The collective around Stuart A. Staples is always good for surprises - be it with cover versions, soundtracks, solo and side projects or bold stylistic lunges. This is also the case on their 13th album "Distractions", on which the Brits try their hand at pieces by Neil Young, the Television Personalities and Dory Previn, but also at French chansons and a concentrated load of Krautrock. Why, why, why - eclipsed asked.
eclipsed: Is "Distractions" what the title implies: a little pastime during the lockdown?
Stuart A. Staples: There's something about it. Because at times like this you just have to block out reality because it can be so depressing and you can't let it take you over. When this window of opportunity opened up in the last few months, I used it to implement some ideas that I'd been carrying around for a while. So the album was a way to dream a little bit again, have fun and distract myself
Granted: The British are already a strange bunch - for 24 years now and ten albums they have been sounding out all areas of cultivated, well-tempered pop music, rejecting the common commercial thinking of the music industry and changing their line-up just as often as their record companies - namely after almost every album/tour cycle. While at the beginning of this decade they had been exclusively concerned with instrumental soundtracks and commissioned works for museums, they are now presenting a new recording called "The Waiting Room", the history of which mastermind Stuart Staples comments as follows: "It was important to try out a few new things. But if we also had ideas for the band, then we also worked on it. It's like, "Let's sound this out. At the end of 2014 we had a bunch of semi-finished songs that we found interesting. So we said to ourselves: 'Maybe we should summarize them on one album'."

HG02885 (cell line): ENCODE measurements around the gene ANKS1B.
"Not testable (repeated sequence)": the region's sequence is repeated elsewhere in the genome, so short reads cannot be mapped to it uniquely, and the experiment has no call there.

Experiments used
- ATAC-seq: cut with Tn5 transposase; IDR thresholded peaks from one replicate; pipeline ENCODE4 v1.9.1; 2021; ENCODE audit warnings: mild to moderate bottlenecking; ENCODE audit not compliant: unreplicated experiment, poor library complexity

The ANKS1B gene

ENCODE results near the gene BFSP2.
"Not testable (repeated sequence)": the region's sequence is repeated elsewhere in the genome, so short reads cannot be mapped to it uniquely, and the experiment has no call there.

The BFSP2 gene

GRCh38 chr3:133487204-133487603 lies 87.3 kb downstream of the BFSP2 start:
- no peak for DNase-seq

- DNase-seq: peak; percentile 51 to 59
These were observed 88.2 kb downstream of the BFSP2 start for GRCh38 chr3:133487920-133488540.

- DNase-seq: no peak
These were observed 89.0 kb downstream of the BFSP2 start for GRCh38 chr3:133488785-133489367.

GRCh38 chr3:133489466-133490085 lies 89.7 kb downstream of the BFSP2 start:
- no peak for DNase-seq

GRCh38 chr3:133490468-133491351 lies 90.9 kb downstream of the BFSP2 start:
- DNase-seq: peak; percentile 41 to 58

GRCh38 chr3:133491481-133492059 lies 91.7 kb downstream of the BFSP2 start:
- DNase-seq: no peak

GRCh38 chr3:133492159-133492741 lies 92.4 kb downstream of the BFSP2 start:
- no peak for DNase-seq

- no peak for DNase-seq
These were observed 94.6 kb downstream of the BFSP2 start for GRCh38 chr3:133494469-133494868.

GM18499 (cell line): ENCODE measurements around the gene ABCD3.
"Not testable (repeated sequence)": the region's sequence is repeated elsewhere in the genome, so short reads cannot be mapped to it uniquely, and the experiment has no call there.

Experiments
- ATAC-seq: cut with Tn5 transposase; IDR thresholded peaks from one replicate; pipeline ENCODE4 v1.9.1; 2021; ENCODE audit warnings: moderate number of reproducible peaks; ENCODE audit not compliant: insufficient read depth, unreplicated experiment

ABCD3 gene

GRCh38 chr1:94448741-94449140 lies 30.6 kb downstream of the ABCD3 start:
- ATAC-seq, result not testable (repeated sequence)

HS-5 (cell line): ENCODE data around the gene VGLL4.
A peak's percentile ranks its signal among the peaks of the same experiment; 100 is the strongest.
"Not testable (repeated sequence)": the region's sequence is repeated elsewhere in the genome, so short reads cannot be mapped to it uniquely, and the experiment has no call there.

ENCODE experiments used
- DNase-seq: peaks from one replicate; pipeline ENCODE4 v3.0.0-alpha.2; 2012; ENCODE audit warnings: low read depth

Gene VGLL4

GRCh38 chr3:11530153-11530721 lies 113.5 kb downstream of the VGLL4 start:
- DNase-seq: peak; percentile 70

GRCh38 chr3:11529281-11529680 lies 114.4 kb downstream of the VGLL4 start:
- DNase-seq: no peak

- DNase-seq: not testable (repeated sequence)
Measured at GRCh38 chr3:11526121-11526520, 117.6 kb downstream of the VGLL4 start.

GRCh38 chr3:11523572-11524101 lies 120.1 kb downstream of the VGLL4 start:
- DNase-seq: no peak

The Tindersticks have never made a bad record before. But this new masterpiece of deliberately placed restraint represents a climax even on the crest hike of the British rock aristocrats. God knows that they sing ballads is not a sensation, because the band around singer Stuart A. Staples has always done that. But never before have they played so confidently with silence.
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eclipsed is a music magazine based in Aschaffenburg and has been on the German market since 2000. It is aimed at friends of sophisticated rock music who want to go on a new acoustic voyage of discovery month after month.
eclipsed deals in detail with the rock greats of the 60s and 70s in the areas of art rock, prog, psychedelic, blues, classic, hard rock and much more as well as with the current scene in these areas.